Birds have more leadership – Japanese politics

So I am here in the middle of Sweden attending an entrepreneurial conference with over 2,000 other people from over 55 countries. When I inevitably meet people, introduce myself and say I’m from Japan, I always get asked what is going on with our prime ministers. Therefore, I thought I’d put together this little recap of this rather confusing topic.

After 259 days in office, in a somewhat rambling 20+ minute resignation speech, (via Twitter) Mr. Yukio “the alien” Hatoyama resigned as the prime minister of Japan on June 2nd (coincidentally, Mr. Horst Köhle, the president of Germany also resigned a few hours earlier). Most incredibly, in his speech he mentioned it was the sight of a little songbird (which he initially got wrong) that gave him the idea to resign. His biggest accomplishment, however, may have been to get Mr. Ichiro Ozawa, the powerful secretary-general (and de facto leader) of the Democratic Party of Japan (DPJ), to resign with him.

It all looked so hopeful after the 2009 elections wherein Mr. Hatoyama led the Democratic Party of Japan to victory over the ruling Liberal Democratic Party (LDP), which had ruled almost continuously since 1955. Apparently, this was the worst defeat for a governing party in modern Japanese history – leading to the resignation of then PM Taro Aso.

Here are some interesting (but sad) statistics to consider:

  • Since 2006 Japan has had five prime ministers
  • All five PM’s were either son or grandson of a former prime minister
  • Three of them lasted less than one year in office
  • In the past 20 years, only one lasted more than three years – Junichiro Koizumi
  • In the same 20 years, the GDP has not changed

Mr. Hatoyama now leaves behind (for new incoming PM Naoto Kan) several big (and immediate) headaches:

  • Debt to GDP ratios of around 200%
  • More economic headache of persistent deflation
  • An angry Okinawan people who were promised to have the Futenma base moved – something Hatoyama brought on himself as a campaign pledge
  • Rising tensions with North Korea
  • Postal system privatization/consumption tax increase debates

What will happen next? Personally, I have a little more hope in DPJ version 2.0. Namely, that the lightning rod role that Mr. Ozawa (who only resigned from office and, unlike Hatoyama, will not quit politics) played will not be as big an issue (hopefully) going forward. Second, that the various financing scandals have all rung themselves out. Finally, unlike the last several PM’s, Kan is a self-made man who made his own way up the political ladder.

Incredibly, even with all this political musical chairs, Japan has (still) remained the 2nd largest economy in the world. It goes to show that at every level of Japanese society, they have very good managers (i.e., the various ministries) yet lack great leaders. At this point, I don’t really care which political party is in charge. I just hope there is more sustained leadership to help guide Japan out of some huge problems.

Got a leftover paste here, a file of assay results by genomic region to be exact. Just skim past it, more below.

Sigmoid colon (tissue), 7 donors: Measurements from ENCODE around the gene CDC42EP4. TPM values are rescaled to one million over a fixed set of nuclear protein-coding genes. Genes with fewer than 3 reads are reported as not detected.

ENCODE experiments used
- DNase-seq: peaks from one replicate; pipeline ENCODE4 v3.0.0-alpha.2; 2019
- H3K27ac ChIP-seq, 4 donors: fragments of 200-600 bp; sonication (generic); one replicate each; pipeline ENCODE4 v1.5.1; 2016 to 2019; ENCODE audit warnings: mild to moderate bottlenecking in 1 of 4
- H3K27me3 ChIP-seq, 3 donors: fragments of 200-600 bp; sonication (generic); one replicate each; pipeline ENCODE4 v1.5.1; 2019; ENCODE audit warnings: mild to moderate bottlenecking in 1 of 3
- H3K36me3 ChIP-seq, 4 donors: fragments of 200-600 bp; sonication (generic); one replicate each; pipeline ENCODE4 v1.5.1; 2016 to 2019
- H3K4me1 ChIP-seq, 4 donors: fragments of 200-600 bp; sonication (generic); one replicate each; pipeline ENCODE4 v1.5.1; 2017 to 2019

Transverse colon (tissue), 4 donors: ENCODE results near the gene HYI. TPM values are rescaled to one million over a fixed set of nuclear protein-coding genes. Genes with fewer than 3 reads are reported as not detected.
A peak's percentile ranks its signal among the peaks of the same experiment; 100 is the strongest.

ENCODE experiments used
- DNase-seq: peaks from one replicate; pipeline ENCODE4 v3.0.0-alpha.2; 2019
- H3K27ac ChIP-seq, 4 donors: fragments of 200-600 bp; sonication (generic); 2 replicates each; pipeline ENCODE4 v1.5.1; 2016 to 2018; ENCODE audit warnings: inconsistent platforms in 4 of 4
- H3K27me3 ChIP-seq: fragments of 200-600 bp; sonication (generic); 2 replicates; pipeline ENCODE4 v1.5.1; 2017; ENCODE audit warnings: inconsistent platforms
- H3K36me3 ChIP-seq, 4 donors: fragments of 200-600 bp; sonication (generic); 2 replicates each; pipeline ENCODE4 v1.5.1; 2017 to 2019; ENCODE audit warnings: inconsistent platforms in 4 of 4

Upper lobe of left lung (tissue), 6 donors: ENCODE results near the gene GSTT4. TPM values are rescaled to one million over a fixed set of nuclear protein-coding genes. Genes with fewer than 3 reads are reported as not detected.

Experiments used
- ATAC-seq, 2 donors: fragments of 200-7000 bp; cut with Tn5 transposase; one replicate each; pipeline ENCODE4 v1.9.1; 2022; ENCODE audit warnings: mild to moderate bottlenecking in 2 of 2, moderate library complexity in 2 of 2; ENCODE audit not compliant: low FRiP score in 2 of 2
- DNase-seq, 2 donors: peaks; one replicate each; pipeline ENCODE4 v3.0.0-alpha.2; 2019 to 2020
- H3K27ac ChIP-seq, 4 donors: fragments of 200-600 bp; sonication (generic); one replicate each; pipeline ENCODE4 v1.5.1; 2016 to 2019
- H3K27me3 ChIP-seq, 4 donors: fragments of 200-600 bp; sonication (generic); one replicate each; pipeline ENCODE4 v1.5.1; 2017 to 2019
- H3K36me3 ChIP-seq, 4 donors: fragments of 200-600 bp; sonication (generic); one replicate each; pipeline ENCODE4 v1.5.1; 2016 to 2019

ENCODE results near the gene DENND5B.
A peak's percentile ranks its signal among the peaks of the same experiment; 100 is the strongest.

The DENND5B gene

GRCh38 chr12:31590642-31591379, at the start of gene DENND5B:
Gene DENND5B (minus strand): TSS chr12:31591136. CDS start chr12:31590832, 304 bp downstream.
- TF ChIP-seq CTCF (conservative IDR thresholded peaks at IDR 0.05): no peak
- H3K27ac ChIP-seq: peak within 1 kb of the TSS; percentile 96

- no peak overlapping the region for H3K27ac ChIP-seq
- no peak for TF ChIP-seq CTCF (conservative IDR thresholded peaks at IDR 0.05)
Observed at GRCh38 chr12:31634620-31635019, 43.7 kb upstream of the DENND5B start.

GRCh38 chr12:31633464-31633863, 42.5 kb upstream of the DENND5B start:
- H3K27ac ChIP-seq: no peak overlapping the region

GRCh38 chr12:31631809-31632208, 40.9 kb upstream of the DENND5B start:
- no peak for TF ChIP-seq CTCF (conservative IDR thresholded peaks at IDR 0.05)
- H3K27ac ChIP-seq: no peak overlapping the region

We shall see. Your comments are always welcome.

William Saito
Special Advisor at Cabinet Office (Govt. of Japan)
Named by Nikkei as one of the “100 Most Influential People for Japan,” Saito began software programming in elementary school and started his own company while still in high school and was named Entrepreneur of the Year in 1998 (by Ernst & Young, NASDAQ and USA Today). As one of the world’s leading authorities on cybersecurity.

After selling his business to Microsoft, he moved to Tokyo in 2005 and founded InTecur, a venture capital firm. In 2011, he served as the Chief Technology Officer of the National Diet’s (Parliament) Fukushima Nuclear Accident Independent Investigation Commission. Later that year, he was named as both a Young Global Leader and Global Agenda Council member for World Economic Forum (WEF) and subsequently been named to its Foundation Board. In 2012, Saito was appointed to a council on national strategy and policy that reported directly to the Prime Minister of Japan.

Saito also advises several national governments around the globe. In Japan, he has served as an advisor to Japanese ministries; the Japan Society for the Promotion of Science; the National Institute of Advanced Industrial Science and Technology (AIST); the Information Technology Promotion Agency (IPAS); the 2020 Tokyo Olympic and Paralympic Games, among others. He is currently the Special Advisor to the Ministry of Economic Trade and Industry (METI) and the Cabinet Office for the Government of Japan.

He went to medical school at UCLA and Harvard Kennedy School; serves on various boards of Global 2000 companies; frequently appears as a commentator on TV and is the author of seven books in addition to writing several weekly newspaper columns. His management book, The Team: Solving the Biggest Problem in Japan, was published by Nikkei BP and became a best-seller in 2012. In 2016, Saito received the Medal of Honor from the Government of Japan for his work in the field of education.

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